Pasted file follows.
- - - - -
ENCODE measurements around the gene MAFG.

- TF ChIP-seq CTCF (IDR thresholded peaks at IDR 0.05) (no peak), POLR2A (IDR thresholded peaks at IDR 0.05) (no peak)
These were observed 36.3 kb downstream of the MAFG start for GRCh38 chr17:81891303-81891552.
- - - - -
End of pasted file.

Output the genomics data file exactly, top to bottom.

ENCODE measurements around the gene MAFG.

- TF ChIP-seq CTCF (IDR thresholded peaks at IDR 0.05) (no peak), POLR2A (IDR thresholded peaks at IDR 0.05) (no peak)
These were observed 36.3 kb downstream of the MAFG start for GRCh38 chr17:81891303-81891552.